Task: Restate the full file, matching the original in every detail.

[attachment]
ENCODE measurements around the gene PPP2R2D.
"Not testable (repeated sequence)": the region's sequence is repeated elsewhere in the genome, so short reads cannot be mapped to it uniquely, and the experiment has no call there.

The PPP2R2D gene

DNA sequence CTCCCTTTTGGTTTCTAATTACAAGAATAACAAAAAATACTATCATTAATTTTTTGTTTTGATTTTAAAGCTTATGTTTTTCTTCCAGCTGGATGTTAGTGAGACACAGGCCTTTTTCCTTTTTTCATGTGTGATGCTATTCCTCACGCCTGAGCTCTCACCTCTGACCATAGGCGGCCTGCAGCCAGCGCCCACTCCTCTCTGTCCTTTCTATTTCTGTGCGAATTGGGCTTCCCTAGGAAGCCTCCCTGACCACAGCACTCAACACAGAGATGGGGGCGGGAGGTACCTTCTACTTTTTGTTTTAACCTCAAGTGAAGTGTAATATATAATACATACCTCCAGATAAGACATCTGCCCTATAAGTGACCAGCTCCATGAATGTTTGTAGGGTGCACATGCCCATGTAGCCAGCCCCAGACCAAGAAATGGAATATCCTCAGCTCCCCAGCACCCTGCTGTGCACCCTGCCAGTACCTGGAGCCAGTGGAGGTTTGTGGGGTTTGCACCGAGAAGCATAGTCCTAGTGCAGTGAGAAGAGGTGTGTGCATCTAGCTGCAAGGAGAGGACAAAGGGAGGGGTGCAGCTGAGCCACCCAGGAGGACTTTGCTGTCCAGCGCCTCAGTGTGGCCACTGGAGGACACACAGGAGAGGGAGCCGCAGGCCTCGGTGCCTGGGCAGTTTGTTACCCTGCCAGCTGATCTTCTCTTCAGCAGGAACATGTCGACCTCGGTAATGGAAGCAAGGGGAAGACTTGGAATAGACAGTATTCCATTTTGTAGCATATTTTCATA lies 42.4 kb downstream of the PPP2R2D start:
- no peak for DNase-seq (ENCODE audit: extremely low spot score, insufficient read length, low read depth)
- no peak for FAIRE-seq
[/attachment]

ENCODE measurements around the gene PPP2R2D.
"Not testable (repeated sequence)": the region's sequence is repeated elsewhere in the genome, so short reads cannot be mapped to it uniquely, and the experiment has no call there.

The PPP2R2D gene

DNA sequence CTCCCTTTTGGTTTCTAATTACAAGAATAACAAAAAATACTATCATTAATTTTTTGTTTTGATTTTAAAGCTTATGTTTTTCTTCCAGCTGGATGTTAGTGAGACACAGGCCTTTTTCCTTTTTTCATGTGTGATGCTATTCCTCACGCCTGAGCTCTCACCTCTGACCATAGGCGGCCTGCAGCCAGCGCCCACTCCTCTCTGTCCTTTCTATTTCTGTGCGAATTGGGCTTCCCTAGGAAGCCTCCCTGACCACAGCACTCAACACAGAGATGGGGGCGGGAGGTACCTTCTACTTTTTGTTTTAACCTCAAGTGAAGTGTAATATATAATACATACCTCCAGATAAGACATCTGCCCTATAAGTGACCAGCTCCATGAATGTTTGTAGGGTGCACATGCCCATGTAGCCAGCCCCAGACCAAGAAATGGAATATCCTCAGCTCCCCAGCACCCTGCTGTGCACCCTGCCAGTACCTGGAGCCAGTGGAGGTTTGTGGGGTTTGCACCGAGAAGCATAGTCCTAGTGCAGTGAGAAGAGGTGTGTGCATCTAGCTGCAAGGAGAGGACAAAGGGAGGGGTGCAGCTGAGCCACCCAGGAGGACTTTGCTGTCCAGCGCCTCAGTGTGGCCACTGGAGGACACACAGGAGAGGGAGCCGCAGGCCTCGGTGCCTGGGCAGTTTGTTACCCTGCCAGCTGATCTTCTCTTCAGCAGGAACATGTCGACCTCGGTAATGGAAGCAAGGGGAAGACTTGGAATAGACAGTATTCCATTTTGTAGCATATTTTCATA lies 42.4 kb downstream of the PPP2R2D start:
- no peak for DNase-seq (ENCODE audit: extremely low spot score, insufficient read length, low read depth)
- no peak for FAIRE-seq